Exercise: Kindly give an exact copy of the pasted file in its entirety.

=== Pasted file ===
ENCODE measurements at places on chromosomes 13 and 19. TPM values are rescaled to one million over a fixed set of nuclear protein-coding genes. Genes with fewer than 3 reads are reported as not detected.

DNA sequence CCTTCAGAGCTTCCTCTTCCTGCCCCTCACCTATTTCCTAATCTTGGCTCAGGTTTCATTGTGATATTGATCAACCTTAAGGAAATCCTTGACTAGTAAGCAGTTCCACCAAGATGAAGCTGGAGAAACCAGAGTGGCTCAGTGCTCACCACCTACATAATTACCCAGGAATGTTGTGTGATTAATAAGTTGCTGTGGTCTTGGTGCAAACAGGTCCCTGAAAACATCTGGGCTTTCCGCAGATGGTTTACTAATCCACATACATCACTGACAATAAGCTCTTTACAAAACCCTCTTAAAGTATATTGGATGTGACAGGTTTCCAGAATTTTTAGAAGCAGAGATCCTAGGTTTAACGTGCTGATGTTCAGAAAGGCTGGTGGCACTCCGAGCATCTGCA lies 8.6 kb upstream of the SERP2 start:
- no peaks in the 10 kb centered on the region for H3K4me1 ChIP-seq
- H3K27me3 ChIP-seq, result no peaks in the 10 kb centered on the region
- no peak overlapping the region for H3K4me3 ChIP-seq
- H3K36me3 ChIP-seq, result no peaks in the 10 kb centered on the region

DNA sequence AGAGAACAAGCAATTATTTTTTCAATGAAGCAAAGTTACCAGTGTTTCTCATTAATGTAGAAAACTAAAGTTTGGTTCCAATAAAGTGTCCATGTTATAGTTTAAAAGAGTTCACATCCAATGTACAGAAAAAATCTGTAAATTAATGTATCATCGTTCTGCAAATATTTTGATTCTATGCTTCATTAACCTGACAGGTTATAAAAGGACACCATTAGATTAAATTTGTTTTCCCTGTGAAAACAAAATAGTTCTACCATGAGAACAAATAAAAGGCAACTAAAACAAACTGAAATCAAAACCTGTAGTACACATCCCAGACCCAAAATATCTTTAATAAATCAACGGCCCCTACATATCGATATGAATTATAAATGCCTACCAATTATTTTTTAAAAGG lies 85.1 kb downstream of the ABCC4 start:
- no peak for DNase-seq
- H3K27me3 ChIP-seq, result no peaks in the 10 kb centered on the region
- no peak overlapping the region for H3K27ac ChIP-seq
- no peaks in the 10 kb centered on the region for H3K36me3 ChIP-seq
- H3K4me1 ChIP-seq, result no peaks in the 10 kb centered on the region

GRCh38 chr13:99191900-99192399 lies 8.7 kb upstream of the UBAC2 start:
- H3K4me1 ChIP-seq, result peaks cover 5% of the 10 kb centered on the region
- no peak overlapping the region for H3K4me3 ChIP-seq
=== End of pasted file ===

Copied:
ENCODE measurements at places on chromosomes 13 and 19. TPM values are rescaled to one million over a fixed set of nuclear protein-coding genes. Genes with fewer than 3 reads are reported as not detected.

DNA sequence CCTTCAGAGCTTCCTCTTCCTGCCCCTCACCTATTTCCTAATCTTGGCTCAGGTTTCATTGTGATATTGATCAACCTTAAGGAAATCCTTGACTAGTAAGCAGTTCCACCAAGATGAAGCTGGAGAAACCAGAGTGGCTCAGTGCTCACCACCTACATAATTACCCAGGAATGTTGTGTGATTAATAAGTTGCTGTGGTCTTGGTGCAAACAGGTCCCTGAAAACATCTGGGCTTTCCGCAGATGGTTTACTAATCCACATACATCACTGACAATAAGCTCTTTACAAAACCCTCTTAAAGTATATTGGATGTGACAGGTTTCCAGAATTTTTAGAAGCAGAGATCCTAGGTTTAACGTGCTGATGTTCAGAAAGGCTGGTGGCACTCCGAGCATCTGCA lies 8.6 kb upstream of the SERP2 start:
- no peaks in the 10 kb centered on the region for H3K4me1 ChIP-seq
- H3K27me3 ChIP-seq, result no peaks in the 10 kb centered on the region
- no peak overlapping the region for H3K4me3 ChIP-seq
- H3K36me3 ChIP-seq, result no peaks in the 10 kb centered on the region

DNA sequence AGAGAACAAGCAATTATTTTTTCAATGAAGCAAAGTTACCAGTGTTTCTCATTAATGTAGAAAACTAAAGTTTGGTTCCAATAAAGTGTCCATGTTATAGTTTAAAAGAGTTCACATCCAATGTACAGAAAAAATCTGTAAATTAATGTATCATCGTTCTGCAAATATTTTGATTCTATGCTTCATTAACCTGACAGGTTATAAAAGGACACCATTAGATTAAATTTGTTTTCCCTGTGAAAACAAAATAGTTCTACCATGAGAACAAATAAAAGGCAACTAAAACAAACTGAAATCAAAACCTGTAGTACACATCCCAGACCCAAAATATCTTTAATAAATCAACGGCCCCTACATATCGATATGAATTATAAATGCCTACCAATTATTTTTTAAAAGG lies 85.1 kb downstream of the ABCC4 start:
- no peak for DNase-seq
- H3K27me3 ChIP-seq, result no peaks in the 10 kb centered on the region
- no peak overlapping the region for H3K27ac ChIP-seq
- no peaks in the 10 kb centered on the region for H3K36me3 ChIP-seq
- H3K4me1 ChIP-seq, result no peaks in the 10 kb centered on the region

GRCh38 chr13:99191900-99192399 lies 8.7 kb upstream of the UBAC2 start:
- H3K4me1 ChIP-seq, result peaks cover 5% of the 10 kb centered on the region
- no peak overlapping the region for H3K4me3 ChIP-seq